Wednesday, September 26, 2007

Small Towns Focused on the Past: Radiator Springs & Empire Falls (some thoughts)

In the movie Cars and in the Pulitzer prize winning novel Empire Falls by Richard Russo, both stories, although very different, deal with the stories of small towns that are beyond their glory days. The individuals of Radiator Springs and Empire Falls both deal with their challenging economic days they both have hope for economic revival.

For citizens of Radiator Springs it is hope that people would again recherish the drive along Route 66 despite the creation of interstate system, and for the citizens of Empire Falls it is hope that an outside developer would come and buy up the old shirt factory, creating jobs and bring the town back to it's economical validity.

The other day I wrote a post about the film Viridiana and how it challenges ideas of hope and idealism when they are not based on reality. In a related thought, when it comes to the typical citizens in these towns you can't help watch a film or read a book about a struggling small town and think...why don't these people move, let the past die, and let themselves carve out a new future for themselves, instead of waiting on others to understand why others should love their town as much as they do.

And yet in both of these stories, the end with varying degrees of hope. There is especially a message of hope in Pixar's Cars as Lighting McQueen's attachment that grows for the town and it's forgotten citizens allows him to revive the town by setting up his racing headquarters there.

Towards the end of Russo's novel, there is a little detail given to some revived economics in the town once condos and business districts are set up along the river that runs through the town, but it is not as romanticized as what is the movie Cars.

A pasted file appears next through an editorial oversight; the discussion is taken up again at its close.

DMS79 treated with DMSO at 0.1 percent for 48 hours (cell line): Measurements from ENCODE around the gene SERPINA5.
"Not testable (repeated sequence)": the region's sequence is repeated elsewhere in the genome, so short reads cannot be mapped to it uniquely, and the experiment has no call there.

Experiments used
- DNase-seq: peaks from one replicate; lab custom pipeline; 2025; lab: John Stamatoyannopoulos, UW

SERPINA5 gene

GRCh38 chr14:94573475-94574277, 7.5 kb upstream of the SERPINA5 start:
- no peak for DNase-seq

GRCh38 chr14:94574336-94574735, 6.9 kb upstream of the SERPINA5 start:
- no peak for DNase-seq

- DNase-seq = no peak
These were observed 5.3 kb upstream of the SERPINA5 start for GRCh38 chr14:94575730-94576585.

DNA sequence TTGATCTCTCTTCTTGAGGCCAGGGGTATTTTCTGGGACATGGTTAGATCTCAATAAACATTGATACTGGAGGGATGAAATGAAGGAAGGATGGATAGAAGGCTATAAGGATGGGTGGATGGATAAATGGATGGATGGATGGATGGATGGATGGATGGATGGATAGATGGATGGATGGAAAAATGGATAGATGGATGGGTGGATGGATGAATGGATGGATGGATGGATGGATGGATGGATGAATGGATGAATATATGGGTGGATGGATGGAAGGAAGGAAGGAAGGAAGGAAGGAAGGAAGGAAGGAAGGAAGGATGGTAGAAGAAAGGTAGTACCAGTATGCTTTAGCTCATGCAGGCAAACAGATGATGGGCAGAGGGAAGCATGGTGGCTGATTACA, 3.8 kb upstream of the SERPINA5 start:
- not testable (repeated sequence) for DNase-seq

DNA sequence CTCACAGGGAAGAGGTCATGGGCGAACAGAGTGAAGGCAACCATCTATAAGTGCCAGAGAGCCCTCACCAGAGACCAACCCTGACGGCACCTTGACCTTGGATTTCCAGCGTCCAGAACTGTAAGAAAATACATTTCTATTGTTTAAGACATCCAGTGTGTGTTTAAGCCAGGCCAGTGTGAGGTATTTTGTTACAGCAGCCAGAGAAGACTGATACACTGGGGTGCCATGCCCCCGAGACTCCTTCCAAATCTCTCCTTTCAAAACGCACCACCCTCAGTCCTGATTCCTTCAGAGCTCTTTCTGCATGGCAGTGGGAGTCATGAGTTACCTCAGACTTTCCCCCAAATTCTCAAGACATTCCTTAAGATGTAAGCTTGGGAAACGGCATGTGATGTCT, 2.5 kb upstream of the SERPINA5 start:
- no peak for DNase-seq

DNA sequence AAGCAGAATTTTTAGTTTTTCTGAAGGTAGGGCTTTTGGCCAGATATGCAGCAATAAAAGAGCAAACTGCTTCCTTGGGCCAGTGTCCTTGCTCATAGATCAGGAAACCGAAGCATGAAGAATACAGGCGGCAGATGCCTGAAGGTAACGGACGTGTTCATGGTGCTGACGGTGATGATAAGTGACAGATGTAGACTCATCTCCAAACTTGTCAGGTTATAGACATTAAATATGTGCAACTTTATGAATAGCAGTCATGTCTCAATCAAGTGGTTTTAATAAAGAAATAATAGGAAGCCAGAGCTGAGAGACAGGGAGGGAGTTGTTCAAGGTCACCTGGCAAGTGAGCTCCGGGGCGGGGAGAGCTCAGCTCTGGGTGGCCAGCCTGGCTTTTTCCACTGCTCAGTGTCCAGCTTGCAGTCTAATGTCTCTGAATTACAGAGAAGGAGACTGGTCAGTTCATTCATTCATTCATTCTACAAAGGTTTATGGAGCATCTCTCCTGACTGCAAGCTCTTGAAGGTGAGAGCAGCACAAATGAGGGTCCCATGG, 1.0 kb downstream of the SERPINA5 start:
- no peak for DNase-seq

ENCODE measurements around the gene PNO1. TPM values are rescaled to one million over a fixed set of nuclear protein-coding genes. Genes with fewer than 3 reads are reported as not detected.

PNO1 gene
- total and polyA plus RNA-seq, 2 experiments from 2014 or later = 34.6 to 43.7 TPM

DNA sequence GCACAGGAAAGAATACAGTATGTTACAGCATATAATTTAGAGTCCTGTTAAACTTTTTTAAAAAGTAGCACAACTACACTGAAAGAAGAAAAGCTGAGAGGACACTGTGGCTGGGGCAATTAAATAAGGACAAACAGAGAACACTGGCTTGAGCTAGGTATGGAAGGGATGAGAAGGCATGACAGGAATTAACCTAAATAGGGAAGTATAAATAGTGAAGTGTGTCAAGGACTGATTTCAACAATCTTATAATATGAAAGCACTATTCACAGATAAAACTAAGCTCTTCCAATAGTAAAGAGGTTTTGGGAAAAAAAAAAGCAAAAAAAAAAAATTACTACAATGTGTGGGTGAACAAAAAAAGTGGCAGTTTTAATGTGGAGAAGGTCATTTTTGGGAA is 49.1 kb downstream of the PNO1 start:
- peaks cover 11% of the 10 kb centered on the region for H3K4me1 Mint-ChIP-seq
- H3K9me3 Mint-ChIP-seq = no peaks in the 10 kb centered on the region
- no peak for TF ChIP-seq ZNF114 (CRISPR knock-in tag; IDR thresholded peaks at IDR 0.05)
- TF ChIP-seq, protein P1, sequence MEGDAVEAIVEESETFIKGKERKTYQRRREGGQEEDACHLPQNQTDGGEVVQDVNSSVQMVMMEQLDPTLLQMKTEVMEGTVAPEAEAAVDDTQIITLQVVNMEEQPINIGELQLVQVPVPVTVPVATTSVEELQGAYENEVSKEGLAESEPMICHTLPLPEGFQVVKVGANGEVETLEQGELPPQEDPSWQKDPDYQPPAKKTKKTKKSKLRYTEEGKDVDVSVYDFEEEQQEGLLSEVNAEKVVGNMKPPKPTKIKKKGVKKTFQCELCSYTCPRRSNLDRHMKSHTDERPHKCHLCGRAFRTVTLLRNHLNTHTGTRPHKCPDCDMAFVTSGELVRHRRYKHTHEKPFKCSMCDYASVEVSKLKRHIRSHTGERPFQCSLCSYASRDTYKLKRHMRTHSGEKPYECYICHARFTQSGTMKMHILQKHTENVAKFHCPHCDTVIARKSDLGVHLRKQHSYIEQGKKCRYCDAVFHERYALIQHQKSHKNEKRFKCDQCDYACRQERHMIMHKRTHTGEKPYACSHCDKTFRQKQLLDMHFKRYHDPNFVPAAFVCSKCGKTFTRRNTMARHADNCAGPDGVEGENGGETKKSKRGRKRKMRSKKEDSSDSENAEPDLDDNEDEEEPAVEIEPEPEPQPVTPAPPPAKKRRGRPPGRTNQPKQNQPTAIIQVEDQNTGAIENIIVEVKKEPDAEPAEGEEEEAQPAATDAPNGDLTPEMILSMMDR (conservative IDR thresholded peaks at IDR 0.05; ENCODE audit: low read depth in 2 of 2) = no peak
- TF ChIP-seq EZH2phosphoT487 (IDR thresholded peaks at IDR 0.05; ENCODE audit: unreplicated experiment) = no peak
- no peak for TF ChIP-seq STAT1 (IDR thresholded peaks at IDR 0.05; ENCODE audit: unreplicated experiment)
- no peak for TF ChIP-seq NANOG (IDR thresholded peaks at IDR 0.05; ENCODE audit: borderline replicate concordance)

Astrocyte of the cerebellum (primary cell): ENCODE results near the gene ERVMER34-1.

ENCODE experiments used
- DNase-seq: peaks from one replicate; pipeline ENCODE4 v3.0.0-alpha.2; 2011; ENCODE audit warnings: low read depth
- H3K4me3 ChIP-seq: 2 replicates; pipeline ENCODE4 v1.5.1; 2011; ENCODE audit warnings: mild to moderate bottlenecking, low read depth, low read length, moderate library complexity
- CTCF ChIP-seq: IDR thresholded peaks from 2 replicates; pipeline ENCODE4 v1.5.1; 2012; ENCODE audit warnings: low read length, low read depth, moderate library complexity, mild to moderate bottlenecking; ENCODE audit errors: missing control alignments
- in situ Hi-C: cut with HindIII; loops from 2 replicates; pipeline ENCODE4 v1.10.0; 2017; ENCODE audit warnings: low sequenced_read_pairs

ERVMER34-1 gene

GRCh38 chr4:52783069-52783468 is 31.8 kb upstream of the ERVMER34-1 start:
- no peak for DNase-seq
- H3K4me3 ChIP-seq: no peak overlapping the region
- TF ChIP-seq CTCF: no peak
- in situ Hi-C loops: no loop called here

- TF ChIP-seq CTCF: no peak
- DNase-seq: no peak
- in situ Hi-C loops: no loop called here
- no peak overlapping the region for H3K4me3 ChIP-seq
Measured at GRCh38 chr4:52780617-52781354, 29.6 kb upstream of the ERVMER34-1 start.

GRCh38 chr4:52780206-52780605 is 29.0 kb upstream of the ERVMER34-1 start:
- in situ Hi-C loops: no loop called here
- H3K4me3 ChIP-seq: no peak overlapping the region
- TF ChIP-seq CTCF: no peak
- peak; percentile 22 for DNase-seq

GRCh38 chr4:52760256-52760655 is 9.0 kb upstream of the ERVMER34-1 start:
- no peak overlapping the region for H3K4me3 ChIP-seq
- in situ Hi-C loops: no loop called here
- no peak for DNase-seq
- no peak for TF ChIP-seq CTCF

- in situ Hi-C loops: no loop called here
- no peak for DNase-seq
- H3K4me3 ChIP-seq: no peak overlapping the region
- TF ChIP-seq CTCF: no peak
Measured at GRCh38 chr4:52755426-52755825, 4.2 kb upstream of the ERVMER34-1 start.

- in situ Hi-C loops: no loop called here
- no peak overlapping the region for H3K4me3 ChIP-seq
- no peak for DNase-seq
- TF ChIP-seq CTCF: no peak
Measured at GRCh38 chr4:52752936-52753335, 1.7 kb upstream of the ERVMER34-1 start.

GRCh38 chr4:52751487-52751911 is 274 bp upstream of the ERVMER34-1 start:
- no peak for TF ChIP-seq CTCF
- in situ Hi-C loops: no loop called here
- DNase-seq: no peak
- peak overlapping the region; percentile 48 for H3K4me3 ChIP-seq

I think we can be like this often, where we expect other people to change what's important to us rather than us being an active agent in creating the change we long to see. I've talked before about Inspiration Overload, and how there are so many things people want us to care about, but I think it's important to search ourselves, find what's important to us, and try to be the change we want to see, not just waiting for other people. And at times, I believe we must push on ahead, not stuck trying and hoping to rebuild the past.


Lorna said...

I've been non-internet-related for the past week or so,as my daughter got married last Sunday, but I did enjoy catching pu with you.

I didn't see "Cars" but I have read "empire Falls" and because I have family that worked in mining and lumber in Northern Ontario, I know the desparation that can face people when their town loses its backbone. These kind of stories remind me of the Dust Bowl stories of the thirties. You have to hope there's learning in there somewhere

nate said...

Great thoughts. "do unto others." perhaps what is important to us is critically necessary for others.

Terence Towles Canote said...

What interests me about Cars is that it does romanticise small towns. Living in a small town myself, I think the reason for this is that I suspect America has lost something very precious in its ongoing move towards urbanisation. I think that is why characters in movies and books set in small towns past their prime simply don't move on. For many, a small town, even one past its prime, can be more of a home than the biggest city in the midst of its biggest economic boom.

RC said...

@ lorna, there certainly is a parallelism to dust bowl stories and mining town stories.

@ nate, i love that thought of yours...."what is important to us is critically necessary for others." that is something to cheew on for sure.

@ mercurie, i think you're right...the home-iness factor certainly for many is more valuable than giving some of that up for economic success.

Glenn Dunks said...

Hmm, I really want to read this Empire Falls now. I have a big soft spot for these sorts of stories. I have no idea why.